If you're not sure where to start when looking for the next multi-bagger, there are a few key trends you should keep an eye out for. Ideally, a business will show two trends; firstly a growing return on capital employed (ROCE) and secondly, an increasing amount of capital employed. Basically this means that a company has profitable initiatives that it can continue to reinvest in, which is a trait of a compounding machine. However, after briefly looking over the numbers, we don't think Elmos Semiconductor (ETR:ELG) has the makings of a multi-bagger going forward, but let's have a look at why that may be.
Understanding Return On Capital Employed (ROCE)
For those who don't know, ROCE is a measure of a company's yearly pre-tax profit (its return), relative to the capital employed in the business. To calculate this metric for Elmos Semiconductor, this is the formula:
Return on Capital Employed = Earnings Before Interest and Tax (EBIT) ÷ (Total Assets - Current Liabilities)
0.089 = €32m ÷ (€405m - €44m) (Based on the trailing twelve months to June 2020).
Therefore, Elmos Semiconductor has an ROCE of 8.9%. On its own that's a low return on capital but it's in line with the industry's average returns of 8.9%.
Above you can see how the current ROCE for Elmos Semiconductor compares to its prior returns on capital, but there's only so much you can tell from the past. If you'd like, you can check out the forecasts from the analysts covering Elmos Semiconductor here for free.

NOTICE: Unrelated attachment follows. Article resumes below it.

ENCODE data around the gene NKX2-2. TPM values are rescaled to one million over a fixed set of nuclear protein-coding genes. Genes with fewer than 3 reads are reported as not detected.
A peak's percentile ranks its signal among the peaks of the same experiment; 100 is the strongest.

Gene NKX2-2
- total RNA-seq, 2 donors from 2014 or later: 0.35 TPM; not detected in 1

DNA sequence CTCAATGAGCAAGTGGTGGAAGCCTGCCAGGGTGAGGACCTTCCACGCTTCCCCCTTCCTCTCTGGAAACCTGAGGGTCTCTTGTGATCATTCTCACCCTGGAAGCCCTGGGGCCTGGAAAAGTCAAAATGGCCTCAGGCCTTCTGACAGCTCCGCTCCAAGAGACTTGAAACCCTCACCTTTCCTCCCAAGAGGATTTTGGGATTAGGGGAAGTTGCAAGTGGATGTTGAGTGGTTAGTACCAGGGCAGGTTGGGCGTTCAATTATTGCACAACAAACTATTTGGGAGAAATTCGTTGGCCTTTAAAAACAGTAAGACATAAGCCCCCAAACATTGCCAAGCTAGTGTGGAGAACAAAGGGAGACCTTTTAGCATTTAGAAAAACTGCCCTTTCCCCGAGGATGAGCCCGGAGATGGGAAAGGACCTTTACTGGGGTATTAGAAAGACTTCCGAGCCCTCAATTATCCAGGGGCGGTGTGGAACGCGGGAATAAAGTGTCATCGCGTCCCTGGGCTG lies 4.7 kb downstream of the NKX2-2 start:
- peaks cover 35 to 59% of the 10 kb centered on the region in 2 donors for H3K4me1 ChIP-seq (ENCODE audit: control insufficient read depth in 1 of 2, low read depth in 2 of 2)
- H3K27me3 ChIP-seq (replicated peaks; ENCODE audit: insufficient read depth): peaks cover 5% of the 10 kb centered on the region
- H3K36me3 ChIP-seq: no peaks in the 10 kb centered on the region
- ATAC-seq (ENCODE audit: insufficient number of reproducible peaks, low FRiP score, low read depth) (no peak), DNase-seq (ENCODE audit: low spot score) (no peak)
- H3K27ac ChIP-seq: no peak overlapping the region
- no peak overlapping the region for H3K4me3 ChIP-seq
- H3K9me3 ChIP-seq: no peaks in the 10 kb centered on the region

What The Trend Of ROCE Can Tell Us
In terms of Elmos Semiconductor's historical ROCE trend, it doesn't exactly demand attention. The company has employed 43% more capital in the last five years, and the returns on that capital have remained stable at 8.9%. This poor ROCE doesn't inspire confidence right now, and with the increase in capital employed, it's evident that the business isn't deploying the funds into high return investments.
The Key Takeaway
Long story short, while Elmos Semiconductor has been reinvesting its capital, the returns that it's generating haven't increased. Since the stock has gained an impressive 66% over the last five years, investors must think there's better things to come. However, unless these underlying trends turn more positive, we wouldn't get our hopes up too high.
On a separate note, we've found 2 warning signs for Elmos Semiconductor you'll probably want to know about.
If you want to search for solid companies with great earnings, check out this free list of companies with good balance sheets and impressive returns on equity.
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